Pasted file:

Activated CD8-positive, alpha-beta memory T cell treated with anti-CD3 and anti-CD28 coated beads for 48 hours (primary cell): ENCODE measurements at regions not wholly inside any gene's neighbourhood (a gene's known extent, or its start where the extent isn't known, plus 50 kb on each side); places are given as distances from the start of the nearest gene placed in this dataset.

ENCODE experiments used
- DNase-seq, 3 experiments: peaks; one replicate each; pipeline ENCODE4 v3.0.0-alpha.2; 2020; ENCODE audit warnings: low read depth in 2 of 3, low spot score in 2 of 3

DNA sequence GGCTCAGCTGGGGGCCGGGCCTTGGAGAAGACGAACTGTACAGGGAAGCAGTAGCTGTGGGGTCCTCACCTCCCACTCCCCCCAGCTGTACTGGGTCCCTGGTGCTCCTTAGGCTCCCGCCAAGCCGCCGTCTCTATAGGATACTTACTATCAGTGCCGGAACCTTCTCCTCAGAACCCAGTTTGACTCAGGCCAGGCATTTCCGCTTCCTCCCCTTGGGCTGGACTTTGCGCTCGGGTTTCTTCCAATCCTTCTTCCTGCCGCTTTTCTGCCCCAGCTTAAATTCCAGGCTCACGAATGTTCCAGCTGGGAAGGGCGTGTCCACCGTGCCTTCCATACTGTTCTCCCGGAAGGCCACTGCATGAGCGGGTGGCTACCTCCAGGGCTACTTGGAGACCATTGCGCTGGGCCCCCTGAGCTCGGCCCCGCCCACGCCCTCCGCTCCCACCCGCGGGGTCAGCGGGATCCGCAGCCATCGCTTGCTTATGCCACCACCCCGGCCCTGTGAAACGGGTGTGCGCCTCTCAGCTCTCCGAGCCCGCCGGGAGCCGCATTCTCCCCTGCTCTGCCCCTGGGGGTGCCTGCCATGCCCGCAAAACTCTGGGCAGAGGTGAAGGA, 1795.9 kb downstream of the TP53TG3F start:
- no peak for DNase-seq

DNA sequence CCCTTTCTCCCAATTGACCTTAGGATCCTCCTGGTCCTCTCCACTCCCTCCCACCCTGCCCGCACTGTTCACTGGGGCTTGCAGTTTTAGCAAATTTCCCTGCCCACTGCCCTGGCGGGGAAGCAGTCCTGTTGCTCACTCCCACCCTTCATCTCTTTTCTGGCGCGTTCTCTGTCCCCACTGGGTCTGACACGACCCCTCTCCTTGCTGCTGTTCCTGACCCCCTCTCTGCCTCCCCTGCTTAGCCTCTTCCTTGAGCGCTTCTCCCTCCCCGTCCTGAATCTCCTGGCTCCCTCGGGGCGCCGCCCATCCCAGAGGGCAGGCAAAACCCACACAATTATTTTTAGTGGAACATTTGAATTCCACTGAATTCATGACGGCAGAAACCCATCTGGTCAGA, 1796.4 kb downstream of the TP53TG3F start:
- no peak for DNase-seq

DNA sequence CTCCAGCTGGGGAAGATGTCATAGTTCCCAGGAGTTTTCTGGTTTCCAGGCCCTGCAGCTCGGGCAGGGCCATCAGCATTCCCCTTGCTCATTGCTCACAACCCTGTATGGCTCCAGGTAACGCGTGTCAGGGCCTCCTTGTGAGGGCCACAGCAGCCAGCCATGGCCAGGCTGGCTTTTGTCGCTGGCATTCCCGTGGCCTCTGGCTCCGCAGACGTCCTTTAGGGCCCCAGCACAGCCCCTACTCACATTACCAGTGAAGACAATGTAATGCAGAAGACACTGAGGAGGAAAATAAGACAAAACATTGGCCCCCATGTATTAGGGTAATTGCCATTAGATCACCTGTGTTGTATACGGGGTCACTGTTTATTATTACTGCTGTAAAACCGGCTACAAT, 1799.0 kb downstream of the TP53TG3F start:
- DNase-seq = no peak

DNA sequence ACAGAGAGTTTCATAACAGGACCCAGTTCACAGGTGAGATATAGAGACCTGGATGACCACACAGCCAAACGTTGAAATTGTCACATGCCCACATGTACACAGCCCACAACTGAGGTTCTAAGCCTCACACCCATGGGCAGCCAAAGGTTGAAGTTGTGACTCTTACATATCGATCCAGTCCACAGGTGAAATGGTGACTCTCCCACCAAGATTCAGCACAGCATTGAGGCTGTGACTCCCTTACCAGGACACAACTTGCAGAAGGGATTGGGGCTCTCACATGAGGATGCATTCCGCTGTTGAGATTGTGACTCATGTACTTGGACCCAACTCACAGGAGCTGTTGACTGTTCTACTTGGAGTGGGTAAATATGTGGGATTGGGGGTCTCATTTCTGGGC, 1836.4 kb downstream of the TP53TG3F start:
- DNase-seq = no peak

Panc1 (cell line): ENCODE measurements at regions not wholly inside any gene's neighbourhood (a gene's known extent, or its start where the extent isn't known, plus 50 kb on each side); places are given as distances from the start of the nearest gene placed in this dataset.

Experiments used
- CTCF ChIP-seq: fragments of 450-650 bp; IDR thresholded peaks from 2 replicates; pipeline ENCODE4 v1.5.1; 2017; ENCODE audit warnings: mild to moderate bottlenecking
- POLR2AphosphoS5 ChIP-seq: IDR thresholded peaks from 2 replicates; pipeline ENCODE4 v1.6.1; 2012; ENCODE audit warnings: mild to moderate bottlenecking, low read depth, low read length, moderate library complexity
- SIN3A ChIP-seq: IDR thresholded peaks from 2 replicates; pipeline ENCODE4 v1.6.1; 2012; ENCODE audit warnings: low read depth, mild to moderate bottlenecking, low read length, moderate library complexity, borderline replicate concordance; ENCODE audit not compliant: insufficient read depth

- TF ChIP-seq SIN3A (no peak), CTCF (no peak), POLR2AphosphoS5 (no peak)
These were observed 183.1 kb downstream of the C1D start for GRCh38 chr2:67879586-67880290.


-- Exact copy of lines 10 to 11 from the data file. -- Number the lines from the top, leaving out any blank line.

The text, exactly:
DNA sequence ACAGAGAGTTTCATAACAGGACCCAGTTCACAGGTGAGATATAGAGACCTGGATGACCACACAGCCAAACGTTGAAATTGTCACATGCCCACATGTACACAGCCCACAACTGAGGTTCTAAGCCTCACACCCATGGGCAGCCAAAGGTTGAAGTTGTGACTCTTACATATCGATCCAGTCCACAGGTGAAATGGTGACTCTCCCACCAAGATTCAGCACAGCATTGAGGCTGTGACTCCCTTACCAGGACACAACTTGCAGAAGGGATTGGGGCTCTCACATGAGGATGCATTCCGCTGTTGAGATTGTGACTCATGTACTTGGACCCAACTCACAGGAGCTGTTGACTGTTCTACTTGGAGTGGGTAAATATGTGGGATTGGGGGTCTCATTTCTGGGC, 1836.4 kb downstream of the TP53TG3F start:
- DNase-seq = no peak